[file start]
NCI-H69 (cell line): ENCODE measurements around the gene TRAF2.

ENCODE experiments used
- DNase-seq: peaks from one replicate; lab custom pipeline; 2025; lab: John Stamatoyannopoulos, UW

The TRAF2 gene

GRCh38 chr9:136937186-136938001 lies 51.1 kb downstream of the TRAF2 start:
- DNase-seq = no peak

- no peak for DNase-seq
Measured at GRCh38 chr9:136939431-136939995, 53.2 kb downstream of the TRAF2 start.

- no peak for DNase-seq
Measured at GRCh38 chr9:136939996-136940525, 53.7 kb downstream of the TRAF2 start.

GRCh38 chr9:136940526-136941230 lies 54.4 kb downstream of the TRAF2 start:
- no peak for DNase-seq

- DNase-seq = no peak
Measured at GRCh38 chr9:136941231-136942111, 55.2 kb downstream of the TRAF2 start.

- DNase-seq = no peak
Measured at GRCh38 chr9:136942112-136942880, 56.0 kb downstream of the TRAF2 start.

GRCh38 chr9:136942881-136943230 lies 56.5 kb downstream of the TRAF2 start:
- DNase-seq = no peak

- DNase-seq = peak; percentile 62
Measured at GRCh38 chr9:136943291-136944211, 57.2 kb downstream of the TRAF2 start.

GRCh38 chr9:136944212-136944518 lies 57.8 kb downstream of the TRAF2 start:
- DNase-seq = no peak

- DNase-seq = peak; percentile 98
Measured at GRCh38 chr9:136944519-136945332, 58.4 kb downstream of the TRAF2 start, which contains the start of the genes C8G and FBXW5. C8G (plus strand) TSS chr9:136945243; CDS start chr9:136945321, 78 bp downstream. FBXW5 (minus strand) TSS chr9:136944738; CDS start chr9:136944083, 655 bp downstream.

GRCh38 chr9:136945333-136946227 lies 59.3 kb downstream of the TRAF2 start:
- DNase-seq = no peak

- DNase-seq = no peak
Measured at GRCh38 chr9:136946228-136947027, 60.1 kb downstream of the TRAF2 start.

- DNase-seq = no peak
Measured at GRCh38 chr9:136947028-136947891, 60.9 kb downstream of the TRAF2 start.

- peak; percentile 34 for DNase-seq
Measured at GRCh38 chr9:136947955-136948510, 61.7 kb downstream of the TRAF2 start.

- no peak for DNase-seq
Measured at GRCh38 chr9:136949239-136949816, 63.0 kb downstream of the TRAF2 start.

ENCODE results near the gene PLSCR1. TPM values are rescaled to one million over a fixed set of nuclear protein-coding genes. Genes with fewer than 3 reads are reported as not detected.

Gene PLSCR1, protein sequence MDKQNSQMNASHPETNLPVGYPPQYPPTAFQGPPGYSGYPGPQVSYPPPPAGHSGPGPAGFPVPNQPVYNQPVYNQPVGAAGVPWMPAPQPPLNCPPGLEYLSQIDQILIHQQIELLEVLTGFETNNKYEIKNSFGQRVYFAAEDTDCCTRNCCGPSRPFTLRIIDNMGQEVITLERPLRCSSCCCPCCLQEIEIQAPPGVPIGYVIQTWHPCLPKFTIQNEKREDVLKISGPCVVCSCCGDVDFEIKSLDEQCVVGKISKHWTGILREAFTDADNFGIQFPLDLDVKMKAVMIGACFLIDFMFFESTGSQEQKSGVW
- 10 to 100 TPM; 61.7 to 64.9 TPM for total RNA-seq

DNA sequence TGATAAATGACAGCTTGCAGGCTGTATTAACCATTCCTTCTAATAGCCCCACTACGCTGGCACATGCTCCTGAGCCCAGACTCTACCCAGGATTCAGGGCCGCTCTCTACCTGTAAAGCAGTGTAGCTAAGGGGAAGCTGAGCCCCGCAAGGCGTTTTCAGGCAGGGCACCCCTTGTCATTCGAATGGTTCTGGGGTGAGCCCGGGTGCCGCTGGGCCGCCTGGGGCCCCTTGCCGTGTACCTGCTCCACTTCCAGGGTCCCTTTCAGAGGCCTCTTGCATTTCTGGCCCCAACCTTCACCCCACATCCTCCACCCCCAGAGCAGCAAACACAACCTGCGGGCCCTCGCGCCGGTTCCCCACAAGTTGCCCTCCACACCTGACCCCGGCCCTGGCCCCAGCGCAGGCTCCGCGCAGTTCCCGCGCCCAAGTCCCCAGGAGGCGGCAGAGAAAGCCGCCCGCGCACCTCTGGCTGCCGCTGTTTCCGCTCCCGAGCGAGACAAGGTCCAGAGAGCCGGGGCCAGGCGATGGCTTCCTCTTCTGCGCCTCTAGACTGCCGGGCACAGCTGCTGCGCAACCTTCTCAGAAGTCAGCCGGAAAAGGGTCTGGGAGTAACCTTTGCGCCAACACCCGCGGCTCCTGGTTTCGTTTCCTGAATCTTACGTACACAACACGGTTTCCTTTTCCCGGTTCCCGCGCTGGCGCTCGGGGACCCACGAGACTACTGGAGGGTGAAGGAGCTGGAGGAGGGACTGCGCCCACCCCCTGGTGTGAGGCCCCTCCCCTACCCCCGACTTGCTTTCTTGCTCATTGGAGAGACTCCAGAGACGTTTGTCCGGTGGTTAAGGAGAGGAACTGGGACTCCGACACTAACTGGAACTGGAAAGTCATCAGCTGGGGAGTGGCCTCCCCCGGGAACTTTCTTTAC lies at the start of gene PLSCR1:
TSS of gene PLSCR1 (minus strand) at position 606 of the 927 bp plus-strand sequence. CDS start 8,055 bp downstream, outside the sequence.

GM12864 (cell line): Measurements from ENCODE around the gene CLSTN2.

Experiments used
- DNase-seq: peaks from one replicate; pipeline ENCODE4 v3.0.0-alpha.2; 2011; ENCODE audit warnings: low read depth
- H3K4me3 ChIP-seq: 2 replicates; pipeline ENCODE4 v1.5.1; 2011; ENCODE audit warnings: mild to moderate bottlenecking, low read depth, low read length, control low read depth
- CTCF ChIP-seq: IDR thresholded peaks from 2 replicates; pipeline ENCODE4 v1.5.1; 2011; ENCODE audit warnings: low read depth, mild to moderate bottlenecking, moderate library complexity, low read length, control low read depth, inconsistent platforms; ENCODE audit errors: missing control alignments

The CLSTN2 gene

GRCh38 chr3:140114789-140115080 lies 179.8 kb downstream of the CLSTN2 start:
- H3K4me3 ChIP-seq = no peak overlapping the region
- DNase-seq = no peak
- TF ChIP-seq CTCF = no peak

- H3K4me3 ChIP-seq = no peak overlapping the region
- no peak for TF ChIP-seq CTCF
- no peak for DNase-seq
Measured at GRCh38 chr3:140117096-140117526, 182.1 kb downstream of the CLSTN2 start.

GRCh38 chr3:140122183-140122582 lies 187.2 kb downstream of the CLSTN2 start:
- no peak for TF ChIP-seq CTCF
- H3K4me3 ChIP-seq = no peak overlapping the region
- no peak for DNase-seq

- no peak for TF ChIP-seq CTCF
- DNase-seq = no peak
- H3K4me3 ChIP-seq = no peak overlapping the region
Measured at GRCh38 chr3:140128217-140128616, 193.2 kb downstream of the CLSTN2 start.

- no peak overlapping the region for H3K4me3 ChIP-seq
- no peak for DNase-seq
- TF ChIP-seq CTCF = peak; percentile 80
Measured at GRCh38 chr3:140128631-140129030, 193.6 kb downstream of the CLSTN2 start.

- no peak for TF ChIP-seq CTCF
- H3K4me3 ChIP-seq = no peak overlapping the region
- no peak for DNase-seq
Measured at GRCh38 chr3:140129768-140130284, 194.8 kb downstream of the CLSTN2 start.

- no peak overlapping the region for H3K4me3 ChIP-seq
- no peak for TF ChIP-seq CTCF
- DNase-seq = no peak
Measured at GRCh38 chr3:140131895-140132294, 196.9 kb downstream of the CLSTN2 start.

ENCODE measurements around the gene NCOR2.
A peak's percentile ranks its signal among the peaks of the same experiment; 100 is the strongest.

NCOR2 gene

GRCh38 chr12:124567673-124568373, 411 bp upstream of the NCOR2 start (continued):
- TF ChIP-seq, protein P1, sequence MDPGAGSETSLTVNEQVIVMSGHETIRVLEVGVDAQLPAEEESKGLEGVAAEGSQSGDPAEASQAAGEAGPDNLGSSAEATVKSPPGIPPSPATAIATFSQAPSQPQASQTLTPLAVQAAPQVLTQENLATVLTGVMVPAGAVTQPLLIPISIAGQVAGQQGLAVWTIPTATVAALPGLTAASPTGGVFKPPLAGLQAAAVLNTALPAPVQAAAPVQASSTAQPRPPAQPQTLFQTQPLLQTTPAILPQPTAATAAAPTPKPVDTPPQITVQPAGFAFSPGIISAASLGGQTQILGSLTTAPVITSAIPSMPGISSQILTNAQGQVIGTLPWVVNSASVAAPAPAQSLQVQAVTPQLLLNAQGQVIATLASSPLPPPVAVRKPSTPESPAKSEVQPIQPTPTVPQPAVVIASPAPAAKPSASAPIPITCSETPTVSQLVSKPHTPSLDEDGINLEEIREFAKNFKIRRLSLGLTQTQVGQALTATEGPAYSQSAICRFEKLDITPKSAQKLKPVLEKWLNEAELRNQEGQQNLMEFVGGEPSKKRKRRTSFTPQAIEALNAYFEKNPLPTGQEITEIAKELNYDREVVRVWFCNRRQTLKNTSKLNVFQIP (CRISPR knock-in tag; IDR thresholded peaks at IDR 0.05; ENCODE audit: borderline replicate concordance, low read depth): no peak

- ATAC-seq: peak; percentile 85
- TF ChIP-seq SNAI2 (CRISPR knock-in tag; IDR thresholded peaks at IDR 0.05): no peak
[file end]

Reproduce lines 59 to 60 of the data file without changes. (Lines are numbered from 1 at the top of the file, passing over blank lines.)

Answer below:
- DNase-seq = no peak
- H3K4me3 ChIP-seq = no peak overlapping the region